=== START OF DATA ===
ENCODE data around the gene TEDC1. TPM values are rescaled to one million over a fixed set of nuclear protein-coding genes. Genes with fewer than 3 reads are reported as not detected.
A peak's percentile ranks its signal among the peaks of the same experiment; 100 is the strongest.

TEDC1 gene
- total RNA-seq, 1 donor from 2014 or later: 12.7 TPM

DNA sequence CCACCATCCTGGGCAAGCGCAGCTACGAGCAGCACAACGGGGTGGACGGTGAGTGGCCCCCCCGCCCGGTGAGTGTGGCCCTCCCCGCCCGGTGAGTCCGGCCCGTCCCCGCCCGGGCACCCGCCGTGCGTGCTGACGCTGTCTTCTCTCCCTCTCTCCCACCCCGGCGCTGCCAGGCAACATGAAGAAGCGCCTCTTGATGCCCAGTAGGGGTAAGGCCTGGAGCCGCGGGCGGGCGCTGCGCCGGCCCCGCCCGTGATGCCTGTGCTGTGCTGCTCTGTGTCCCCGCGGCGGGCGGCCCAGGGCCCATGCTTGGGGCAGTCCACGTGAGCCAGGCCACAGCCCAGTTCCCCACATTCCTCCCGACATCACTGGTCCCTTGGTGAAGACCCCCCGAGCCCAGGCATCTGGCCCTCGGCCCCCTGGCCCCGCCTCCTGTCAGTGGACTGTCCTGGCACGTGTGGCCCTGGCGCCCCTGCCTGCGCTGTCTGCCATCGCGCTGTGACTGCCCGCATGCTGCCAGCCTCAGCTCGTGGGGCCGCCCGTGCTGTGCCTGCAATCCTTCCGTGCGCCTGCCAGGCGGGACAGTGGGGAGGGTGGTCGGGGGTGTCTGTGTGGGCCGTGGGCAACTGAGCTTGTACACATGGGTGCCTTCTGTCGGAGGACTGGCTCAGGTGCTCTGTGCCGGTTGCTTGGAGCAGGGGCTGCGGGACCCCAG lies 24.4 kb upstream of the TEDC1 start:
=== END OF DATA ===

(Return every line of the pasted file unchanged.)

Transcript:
ENCODE data around the gene TEDC1. TPM values are rescaled to one million over a fixed set of nuclear protein-coding genes. Genes with fewer than 3 reads are reported as not detected.
A peak's percentile ranks its signal among the peaks of the same experiment; 100 is the strongest.

TEDC1 gene
- total RNA-seq, 1 donor from 2014 or later: 12.7 TPM

DNA sequence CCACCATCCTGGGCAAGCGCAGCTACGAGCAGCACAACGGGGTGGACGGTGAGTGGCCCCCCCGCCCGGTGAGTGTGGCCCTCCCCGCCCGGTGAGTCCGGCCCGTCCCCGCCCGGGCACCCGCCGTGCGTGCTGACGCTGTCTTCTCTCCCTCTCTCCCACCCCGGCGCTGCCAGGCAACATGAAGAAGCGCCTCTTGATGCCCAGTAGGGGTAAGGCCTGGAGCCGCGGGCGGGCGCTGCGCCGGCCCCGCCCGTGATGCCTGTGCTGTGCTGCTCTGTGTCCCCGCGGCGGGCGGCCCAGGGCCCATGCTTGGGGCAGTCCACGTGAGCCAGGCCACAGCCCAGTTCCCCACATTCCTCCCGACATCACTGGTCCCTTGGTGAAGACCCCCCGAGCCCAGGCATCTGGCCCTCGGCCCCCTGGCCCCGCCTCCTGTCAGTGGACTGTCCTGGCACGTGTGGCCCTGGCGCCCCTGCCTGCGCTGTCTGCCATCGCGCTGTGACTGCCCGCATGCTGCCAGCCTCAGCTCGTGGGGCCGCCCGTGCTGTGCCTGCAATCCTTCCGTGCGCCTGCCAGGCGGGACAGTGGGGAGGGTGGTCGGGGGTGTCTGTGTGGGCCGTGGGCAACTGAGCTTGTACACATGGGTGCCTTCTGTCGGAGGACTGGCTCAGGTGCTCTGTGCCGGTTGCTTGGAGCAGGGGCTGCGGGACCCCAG lies 24.4 kb upstream of the TEDC1 start: